As we wish all our readers a Merry Christmas and an enjoyable holiday season, it is fitting to reflect on some positive aspects of this week and next’s week’s fresh start with the New Year.
Whatever one’s religious beliefs, Christmas and the coinciding holidays in other faith traditions is a time when giving and family are most often at the forefront.
A common meme posted on many folks’ Facebook Internet pages at this time of year dutifully explains that “happy holidays” is a safer approach in our diverse society because 27 religions or groups have some cause for celebration at this time of year.
Without wanting to open up that debate, we’re content to wish our readers the best during this holiday season, however they celebrate.
Giving presents is a tradition that crosses international boundaries in different ways. We learned recently that one of Iceland’s Christmas practices is exchanging books as gifts. Now that is one we can get behind.
But let’s not forget those who cannot afford to exchange any presents. Despite some positive fluctuations in economic fortunes for the very rich, we don’t observe hordes of smiling people wandering the streets of Pacific County with bulging wallets muttering, “everything is going so well for me these days.”
Philanthropical efforts, by their very definition, rely on people giving money, either in their lifetimes or through their estates. On this page, we have long urged people of all ages to make sure their estates are properly planned, and to seek ways to be remembered in a positive way by generous planned giving.
But that’s not for everyone. Despite the many advances in our modern society, the escalating cost of healthcare and daily living means many of us are one catastrophic illness away from bankruptcy and three paychecks or fewer away from sleeping on Uncle Fred’s couch.
So if presents are out of the question, here’s an alternate suggestion. How about giving the gift of time?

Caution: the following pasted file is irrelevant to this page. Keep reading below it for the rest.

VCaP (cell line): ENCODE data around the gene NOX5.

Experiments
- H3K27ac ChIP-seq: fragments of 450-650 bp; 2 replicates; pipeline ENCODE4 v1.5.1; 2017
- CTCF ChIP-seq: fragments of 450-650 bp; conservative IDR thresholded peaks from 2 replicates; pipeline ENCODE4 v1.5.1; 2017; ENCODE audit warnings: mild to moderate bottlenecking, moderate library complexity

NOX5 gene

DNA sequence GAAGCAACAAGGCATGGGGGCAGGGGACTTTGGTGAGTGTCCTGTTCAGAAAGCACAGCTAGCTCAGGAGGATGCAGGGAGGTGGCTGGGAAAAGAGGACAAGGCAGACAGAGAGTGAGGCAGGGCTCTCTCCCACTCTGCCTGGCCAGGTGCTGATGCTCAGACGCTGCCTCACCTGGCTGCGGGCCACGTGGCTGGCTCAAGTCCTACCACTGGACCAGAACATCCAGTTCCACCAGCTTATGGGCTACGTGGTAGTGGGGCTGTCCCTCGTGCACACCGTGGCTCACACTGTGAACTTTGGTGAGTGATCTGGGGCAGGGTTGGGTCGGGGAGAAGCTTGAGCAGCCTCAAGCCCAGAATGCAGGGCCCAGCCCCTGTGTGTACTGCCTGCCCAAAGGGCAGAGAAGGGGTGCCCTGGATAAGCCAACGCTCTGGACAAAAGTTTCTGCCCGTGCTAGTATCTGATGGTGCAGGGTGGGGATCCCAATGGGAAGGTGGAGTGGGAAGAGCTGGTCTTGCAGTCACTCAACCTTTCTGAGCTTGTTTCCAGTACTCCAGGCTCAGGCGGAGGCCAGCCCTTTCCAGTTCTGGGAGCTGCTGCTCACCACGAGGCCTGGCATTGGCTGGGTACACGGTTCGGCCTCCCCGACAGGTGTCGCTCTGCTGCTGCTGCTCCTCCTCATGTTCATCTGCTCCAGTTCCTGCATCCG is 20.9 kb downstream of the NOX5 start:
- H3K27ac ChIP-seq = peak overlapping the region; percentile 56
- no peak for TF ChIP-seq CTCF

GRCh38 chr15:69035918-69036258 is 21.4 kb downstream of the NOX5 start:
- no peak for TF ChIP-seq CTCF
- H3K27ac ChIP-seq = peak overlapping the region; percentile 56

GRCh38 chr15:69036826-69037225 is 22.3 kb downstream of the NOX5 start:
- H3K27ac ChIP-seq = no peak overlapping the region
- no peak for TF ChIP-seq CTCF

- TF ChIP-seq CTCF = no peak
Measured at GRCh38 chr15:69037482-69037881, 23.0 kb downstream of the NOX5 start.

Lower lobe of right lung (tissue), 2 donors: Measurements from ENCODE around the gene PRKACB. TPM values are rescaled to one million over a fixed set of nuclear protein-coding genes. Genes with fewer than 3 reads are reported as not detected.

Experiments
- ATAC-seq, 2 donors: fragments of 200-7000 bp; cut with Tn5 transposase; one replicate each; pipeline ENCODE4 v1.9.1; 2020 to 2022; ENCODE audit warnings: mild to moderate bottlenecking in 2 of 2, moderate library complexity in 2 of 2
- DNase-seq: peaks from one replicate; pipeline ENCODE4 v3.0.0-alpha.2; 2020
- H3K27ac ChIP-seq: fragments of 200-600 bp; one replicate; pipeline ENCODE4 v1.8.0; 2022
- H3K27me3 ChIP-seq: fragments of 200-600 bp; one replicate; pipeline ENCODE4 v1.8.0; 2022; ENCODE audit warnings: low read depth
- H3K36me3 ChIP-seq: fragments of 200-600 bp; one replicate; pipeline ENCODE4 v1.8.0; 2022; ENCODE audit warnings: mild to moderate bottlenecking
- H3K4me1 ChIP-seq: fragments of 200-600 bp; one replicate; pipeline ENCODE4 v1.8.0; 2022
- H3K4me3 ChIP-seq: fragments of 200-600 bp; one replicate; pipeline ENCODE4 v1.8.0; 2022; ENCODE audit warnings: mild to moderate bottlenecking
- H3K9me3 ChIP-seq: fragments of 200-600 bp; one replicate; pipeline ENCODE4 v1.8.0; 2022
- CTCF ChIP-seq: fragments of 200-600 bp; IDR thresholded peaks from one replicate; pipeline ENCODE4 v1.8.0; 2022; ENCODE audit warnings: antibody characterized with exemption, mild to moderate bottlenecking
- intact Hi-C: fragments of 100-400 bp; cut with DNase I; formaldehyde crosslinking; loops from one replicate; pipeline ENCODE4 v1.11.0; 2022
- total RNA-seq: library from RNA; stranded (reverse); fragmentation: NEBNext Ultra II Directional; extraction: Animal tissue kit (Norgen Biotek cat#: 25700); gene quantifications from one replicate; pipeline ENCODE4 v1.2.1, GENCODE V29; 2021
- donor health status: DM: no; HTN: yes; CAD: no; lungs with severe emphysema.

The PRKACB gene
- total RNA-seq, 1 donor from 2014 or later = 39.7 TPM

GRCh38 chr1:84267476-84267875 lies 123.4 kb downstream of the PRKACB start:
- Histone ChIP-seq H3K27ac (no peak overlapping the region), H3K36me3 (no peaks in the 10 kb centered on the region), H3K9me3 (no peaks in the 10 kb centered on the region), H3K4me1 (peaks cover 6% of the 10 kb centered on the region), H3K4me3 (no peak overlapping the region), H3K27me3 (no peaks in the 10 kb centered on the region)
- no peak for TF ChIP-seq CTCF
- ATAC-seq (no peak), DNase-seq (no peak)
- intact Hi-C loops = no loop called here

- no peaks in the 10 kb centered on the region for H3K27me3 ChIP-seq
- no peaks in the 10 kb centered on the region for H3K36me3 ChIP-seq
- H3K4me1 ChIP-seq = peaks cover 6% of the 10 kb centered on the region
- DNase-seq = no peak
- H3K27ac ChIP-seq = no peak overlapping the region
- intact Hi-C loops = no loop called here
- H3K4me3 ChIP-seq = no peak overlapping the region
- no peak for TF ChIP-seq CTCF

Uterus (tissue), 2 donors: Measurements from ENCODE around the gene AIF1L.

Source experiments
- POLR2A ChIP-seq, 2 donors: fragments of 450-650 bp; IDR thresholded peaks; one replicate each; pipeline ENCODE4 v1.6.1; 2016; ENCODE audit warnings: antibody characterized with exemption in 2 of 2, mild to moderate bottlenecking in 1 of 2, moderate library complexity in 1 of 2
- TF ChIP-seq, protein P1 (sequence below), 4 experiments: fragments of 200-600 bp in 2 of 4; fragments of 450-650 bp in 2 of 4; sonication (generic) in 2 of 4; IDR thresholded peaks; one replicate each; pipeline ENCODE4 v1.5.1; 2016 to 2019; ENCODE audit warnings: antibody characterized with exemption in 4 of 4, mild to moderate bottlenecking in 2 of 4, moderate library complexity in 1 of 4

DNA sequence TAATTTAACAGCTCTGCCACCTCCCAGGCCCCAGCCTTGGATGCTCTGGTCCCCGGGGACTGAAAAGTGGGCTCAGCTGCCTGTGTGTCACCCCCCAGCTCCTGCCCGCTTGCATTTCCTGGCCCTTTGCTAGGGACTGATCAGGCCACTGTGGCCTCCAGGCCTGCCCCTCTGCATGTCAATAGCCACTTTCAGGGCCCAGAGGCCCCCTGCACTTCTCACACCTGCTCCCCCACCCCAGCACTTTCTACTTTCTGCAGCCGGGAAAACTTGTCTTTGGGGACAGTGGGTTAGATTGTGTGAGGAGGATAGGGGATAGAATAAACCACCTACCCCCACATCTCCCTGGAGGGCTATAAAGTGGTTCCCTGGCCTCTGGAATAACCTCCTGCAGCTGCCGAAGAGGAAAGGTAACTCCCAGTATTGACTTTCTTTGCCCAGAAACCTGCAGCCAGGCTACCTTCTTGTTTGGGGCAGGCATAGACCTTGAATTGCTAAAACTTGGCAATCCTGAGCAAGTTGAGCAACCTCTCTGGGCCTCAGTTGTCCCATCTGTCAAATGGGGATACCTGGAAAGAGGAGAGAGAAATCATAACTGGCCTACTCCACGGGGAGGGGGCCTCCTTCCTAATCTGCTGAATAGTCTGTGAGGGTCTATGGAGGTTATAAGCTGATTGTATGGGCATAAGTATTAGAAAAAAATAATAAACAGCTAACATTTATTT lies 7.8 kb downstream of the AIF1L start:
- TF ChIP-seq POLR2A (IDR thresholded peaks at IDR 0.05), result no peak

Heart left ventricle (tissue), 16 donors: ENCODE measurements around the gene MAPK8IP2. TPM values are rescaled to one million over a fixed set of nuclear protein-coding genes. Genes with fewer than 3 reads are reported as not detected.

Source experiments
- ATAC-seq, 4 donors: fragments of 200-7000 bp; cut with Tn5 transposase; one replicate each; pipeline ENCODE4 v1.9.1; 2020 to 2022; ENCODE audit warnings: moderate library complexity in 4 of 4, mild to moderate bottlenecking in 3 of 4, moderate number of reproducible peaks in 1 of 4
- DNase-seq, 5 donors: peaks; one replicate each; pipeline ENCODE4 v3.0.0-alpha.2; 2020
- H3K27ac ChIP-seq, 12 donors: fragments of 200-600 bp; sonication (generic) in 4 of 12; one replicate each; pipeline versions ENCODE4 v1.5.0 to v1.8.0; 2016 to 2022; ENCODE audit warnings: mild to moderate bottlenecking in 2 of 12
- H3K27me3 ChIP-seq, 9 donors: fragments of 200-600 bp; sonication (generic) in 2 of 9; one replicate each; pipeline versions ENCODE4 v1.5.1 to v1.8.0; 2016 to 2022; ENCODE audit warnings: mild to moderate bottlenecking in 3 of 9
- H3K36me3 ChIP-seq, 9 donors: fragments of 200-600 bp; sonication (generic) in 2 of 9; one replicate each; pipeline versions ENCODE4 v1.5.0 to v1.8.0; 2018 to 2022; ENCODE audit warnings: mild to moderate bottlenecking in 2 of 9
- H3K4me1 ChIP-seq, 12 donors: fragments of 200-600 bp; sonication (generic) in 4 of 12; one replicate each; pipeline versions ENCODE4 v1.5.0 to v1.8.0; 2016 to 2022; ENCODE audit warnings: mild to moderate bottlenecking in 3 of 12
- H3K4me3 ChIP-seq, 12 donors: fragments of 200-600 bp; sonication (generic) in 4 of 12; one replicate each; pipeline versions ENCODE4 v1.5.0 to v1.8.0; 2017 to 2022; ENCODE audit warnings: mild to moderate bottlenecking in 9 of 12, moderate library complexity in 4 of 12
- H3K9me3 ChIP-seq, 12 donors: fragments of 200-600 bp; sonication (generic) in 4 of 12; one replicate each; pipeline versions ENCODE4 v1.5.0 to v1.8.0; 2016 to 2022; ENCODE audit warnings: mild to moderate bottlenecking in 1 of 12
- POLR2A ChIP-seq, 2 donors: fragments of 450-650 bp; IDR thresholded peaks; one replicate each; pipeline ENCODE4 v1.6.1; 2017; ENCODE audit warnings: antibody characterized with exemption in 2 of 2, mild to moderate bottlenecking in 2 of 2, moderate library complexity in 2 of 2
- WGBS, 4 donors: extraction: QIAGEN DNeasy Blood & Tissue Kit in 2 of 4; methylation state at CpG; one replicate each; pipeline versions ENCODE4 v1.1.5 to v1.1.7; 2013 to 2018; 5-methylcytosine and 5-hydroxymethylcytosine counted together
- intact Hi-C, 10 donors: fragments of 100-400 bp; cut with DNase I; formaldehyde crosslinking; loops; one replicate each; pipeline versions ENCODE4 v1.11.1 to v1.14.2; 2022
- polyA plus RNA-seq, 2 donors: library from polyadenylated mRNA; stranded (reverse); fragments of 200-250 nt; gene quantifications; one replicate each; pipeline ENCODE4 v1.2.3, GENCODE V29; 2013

When our parents or grandparents die, many of us are filled with regret about the lack of time we spent with them in their declining years. That’s an easy one to change. Go spend some time with them. Sure, those chocolates or colorful sweaters or novelties are fun to give. But time is the one thing that’s so much more precious; and it’s the one thing they don’t have.
Local organizations that help others always need assistance — year round — because they rely on an often dwindling core of volunteers to get the work done. Pick one, any one, and step up to help. And not just during the holidays. Give your time to them, and get back the reward of helping others.
And lastly, another suggestion, also with no price tag attached.
If we have one wish for a gift that Santa can bring down the chimney and distribute around the tree for all of us to receive on Christmas morning, it is the one gift that we can all give freely. And giving it is a reward in itself, for both the giver and the recipient.
It is the gift of kindness.
It costs nothing to be kind.
And the most religious person, and his or her atheist neighbor, can give in equal measure.
Our world is sometimes a bleak place. And no more so than during Christmas. Depression during the holidays — when everyone is “supposed” to be jolly and bright — is all too common.
There’s another Internet meme that shows Gandhi’s face and suggests, “be the change you want to see.”
The invitation is out there.
Join us in embracing it.
Be kind. Try helping your fellow humans. In person. With your time and your kindness.
The rewards are immeasurable.
EDITOR’S NOTE: Please accept this added special thank you to all our readers and advertisers. The Chinook Observer remains a healthy and vibrant community institution entirely thanks to you. We deeply appreciate your support.